Commercial insurers are changing their policies to deny hospitals and ASCs payment for services deemed unnecessary or lacking enough evidence to move forward.
In the last few years, such companies as Empire BlueCross BlueShield in New York; Anthem; and UnitedHealth Group have been directing outpatient procedures to ASCs.In some states insurers have stopped paying hospitals for outpatient procedures. UnitedHealthcare will begin denying emergency department claims for services that it doesn't consider emergencies when the pandemic ends. The company originally planned to implement the new policy July 1, but then delayed the change June 10, according to the StarTribune.
When Anthem has a similar policy, the payer denied 12,000 claims in three states during a six-month period in 2017.
American Hospital Association CEO Rick Pollack criticized UnitedHealthcare's policy in a June 8 letter to UnitedHealthcare CEO Brian Thompson and requested the company reverse the policy. The American College of Emergency Physicians also came down against the policy.
While ASCs don't typically provide emergency services, executives recently have noticed stricter policies for preauthorizations and service denials. Tammy Stanfield, BSN, RN,administrator and director of nursing at Conroe, Texas-based North Pines Surgery Center, said an increase in the number of pending authorizations from insurance companies or more frequent denials could break the center.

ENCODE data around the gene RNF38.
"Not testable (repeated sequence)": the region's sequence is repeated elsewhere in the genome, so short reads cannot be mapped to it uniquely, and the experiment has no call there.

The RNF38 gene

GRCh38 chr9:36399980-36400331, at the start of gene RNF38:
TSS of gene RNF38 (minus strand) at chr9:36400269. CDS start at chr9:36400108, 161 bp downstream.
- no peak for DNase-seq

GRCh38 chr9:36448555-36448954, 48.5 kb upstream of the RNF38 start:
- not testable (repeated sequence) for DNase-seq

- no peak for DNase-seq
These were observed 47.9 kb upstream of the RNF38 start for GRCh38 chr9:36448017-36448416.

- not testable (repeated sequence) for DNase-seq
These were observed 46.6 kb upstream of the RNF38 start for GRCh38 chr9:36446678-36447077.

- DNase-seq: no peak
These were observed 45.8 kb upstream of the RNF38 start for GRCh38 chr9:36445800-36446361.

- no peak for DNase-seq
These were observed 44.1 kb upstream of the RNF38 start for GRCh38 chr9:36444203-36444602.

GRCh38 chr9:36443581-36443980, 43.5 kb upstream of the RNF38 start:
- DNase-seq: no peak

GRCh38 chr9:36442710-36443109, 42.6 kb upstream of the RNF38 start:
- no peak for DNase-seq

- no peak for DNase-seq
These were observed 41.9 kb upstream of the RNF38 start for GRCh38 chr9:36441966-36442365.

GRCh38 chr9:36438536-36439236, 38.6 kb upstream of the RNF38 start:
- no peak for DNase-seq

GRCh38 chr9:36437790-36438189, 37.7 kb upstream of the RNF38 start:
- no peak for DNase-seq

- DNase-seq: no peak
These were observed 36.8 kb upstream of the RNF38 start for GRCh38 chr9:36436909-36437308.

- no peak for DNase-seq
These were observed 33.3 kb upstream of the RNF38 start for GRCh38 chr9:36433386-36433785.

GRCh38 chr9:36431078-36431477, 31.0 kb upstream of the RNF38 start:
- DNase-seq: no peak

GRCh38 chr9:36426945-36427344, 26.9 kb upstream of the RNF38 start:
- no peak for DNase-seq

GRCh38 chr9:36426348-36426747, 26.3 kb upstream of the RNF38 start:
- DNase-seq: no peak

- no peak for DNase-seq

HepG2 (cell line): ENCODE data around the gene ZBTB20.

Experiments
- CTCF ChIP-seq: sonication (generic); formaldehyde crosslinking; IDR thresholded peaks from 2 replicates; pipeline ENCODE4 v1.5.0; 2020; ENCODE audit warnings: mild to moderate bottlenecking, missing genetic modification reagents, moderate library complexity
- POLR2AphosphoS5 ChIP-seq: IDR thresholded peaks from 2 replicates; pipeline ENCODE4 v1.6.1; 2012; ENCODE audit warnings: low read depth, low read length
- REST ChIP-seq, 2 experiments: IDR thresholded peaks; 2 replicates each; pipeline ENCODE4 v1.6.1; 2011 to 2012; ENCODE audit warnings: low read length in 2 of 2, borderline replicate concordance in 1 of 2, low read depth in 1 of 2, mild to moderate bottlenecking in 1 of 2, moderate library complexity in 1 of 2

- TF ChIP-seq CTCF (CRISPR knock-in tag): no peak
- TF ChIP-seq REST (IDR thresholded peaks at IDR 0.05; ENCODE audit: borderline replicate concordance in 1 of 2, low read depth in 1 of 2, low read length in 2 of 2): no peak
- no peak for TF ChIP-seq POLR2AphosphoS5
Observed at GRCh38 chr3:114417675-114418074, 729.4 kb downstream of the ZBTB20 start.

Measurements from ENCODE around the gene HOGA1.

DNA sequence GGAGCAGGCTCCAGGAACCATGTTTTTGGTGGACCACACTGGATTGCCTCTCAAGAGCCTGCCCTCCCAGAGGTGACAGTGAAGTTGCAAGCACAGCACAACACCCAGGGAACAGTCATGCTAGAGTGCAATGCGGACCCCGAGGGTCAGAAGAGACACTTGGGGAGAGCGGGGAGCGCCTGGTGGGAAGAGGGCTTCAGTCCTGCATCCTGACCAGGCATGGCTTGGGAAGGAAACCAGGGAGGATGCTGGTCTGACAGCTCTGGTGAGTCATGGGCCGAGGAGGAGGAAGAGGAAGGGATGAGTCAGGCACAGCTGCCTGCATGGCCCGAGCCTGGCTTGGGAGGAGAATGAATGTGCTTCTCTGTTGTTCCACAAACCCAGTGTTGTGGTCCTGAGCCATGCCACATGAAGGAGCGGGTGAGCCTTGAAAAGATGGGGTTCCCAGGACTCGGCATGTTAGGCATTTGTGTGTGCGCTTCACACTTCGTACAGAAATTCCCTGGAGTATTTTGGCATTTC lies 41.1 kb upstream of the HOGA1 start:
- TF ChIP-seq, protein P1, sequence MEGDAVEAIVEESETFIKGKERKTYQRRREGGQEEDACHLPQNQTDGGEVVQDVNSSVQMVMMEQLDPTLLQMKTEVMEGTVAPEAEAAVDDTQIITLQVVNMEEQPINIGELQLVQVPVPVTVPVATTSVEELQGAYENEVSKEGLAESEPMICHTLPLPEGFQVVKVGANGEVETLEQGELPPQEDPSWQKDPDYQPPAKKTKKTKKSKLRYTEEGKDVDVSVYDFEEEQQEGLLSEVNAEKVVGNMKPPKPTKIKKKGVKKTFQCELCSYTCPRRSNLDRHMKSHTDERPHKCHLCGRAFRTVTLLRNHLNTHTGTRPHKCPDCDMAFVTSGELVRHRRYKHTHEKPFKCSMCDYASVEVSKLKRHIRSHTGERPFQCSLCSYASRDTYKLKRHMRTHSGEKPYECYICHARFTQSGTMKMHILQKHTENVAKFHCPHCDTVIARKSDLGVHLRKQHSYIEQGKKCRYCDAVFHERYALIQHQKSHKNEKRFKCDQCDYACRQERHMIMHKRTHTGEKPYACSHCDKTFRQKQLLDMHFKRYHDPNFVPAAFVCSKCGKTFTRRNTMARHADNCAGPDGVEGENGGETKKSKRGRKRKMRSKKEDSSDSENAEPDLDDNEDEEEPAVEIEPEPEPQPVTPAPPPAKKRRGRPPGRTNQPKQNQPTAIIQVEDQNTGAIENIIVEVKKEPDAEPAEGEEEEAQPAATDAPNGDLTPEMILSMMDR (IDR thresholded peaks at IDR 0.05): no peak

Taylor Cera, COO of Orthopaedic Surgery Center in Youngstown, Ohio, said he constantly reviews payer contracts and communicates with contract managers to avoid missing a policy change that could hurt his centers.
"We've already seen some new trends and new rules from insurance companies, specifically regarding preauthorizations in orthopedics," he said. "It has caused some issues in our flows and our processes, so I think continuously having those conversations and understanding things that are coming down the pipeline that are going to affect our internal processes is extremely important to know."
Andrew Bush, MD, an orthopedic surgeon at Central Carolina Orthopaedics Associates in Pittsboro, N.C., also noticed a trend of insurance companies more routinely denying diagnostic tests and requesting more peer reviews.
"We recently had a Blue Cross Blue Shield policy deny a surgical knee arthroscopy due to something like lack of sufficient evidence, but be willing to authorize the surgery if I agreed to make it a diagnostic arthroscopy, which would cut my reimbursement in half," he told Becker's. "I refused BCBS for obvious reasons. The patient ended up paying out of pocket for the case, and I ended up doing the surgery I initially indicated."